Project to aid lower vasse

Catherine MasseyBusselton Dunsborough Times
Separation curtains have shown how algal blooms can vary in the river due to different physical and biological conditions.
Camera IconSeparation curtains have shown how algal blooms can vary in the river due to different physical and biological conditions. Credit: Separation curtains have shown how algal blooms can vary in the river due to different physical and biological conditions., Supplied

The City of Busselton will engage with Alluvium Consulting Australia to mitigate the overwhelming algal bloom growth in the Lower Vasse River.

The Living Stream design development aims to create a less favourable environment for the blooms with a mixture of interventions such as the removal of sediment, re-vegetation works, changes to the river’s shape, and the creation of diverse habitats.

Alluvium environmental hydrologist Bill Moulden said the project was about restoring natural processes to aid the river’s ecological and social value.

“There is a history of fertiliser use and particularly phosphorus that has basically put excess nutrients into the river, and disconnected it from the wetland ... what we want to do is restore that balance and get some of those natural wetland processes happening again,” he said.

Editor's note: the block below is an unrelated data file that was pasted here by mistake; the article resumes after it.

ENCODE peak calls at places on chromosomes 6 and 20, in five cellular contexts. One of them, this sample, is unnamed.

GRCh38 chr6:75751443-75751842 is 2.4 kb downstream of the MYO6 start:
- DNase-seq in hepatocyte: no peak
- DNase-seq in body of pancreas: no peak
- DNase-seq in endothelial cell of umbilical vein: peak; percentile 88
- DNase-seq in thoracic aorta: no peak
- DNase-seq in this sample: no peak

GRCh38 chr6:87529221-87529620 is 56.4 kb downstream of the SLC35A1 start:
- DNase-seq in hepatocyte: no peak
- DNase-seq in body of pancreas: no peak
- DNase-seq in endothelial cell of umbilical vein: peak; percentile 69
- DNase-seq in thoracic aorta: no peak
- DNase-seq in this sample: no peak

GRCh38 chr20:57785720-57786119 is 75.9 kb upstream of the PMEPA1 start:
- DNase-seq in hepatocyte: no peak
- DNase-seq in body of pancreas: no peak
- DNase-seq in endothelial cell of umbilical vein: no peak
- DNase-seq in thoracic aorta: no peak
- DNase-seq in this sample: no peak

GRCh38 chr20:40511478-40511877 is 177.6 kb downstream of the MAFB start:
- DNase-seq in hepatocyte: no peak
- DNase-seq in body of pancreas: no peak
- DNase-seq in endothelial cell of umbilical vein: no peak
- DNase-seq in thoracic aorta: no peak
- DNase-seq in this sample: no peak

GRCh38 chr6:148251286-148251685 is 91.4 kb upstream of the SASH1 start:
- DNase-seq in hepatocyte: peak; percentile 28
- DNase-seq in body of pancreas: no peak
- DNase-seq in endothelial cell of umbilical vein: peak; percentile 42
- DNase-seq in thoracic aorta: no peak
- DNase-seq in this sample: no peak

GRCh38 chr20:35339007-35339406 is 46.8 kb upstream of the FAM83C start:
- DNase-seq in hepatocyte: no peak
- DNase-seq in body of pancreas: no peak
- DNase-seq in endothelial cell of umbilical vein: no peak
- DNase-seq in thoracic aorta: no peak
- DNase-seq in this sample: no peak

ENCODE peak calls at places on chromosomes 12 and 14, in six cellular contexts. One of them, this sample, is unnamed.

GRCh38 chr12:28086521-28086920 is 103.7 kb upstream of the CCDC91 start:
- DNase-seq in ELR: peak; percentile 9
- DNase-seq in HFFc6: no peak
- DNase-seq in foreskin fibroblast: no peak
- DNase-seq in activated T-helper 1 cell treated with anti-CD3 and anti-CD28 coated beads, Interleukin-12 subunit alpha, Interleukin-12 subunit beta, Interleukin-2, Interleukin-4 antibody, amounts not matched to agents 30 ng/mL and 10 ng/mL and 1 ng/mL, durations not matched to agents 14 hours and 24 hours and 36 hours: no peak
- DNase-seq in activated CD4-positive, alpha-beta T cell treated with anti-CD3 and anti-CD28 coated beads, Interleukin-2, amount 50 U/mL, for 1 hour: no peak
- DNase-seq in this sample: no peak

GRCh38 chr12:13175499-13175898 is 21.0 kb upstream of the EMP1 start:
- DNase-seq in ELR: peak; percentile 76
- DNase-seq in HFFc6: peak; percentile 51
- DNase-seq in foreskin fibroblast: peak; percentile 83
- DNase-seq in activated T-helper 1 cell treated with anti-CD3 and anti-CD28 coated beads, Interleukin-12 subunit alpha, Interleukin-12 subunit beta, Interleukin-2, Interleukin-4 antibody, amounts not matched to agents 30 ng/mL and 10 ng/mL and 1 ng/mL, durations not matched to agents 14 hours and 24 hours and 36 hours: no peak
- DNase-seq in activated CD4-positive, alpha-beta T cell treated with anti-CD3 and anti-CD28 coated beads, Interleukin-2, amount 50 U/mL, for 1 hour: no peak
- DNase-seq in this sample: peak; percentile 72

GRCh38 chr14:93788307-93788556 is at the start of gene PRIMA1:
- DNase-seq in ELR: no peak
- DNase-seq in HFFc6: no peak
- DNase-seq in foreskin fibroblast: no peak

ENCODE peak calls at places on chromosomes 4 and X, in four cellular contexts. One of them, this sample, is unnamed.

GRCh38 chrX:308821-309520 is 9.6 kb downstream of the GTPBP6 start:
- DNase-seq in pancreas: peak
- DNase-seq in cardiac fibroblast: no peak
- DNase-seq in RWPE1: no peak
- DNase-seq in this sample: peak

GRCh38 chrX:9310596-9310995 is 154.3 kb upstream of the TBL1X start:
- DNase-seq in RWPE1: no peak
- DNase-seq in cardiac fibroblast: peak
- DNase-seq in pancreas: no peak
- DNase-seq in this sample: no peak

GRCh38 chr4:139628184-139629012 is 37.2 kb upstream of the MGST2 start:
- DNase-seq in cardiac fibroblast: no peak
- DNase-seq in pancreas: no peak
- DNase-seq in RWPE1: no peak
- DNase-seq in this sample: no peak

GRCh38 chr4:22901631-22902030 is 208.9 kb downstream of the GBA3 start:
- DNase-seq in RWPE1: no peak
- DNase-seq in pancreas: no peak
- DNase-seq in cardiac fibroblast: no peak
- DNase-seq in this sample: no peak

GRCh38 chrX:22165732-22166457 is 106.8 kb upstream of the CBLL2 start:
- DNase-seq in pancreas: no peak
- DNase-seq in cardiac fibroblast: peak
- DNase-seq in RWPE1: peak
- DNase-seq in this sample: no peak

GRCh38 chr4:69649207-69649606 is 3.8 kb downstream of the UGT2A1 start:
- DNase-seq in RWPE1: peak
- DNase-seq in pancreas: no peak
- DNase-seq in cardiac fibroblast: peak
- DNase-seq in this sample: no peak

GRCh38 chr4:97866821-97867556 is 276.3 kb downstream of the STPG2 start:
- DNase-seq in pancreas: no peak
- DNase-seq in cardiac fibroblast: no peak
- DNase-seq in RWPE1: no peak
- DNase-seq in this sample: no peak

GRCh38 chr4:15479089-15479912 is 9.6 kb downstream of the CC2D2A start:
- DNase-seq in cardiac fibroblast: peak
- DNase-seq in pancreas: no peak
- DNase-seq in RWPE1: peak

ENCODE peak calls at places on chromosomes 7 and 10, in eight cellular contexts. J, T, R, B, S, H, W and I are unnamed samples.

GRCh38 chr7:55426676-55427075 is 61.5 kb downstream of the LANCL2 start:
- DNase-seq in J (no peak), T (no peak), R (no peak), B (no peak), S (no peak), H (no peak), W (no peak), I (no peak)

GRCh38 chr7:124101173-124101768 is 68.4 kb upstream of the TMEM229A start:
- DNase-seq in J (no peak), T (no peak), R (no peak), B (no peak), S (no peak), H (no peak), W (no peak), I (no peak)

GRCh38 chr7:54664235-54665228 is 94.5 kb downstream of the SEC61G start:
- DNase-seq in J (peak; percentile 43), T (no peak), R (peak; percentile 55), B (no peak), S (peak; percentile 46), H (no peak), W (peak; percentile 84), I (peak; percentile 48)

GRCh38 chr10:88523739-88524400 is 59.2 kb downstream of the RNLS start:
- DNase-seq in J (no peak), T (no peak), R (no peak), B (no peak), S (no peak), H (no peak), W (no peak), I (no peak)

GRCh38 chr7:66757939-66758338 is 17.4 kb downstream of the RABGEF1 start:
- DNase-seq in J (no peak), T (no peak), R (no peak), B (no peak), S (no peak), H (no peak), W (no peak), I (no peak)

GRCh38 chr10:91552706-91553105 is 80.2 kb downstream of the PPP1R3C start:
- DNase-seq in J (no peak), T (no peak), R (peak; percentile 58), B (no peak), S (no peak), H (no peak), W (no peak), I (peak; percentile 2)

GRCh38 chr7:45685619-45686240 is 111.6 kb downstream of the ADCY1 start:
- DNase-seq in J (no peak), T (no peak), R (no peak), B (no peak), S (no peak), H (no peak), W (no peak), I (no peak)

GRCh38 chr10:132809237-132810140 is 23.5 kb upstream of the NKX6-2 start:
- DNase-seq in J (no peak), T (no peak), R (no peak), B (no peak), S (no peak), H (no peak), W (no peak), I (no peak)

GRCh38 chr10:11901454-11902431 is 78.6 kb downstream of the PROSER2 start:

City of Busselton Mayor Grant Henley said no single solution would resolve the algal bloom issue and that a package of interventions was required to tackle their growth in the river.

“This project intends to combine all the latest science and research with what the community values and wants to see in the river,” he said.

The City will also consult the Lower Vasse River Management Advisory Group.

The public are invited to have their say at an information session in September.

Email mathilde.breton@ busselton.wa.gov.au or fill in a community survey at https://yoursay.busselton. wa.gov.au/.

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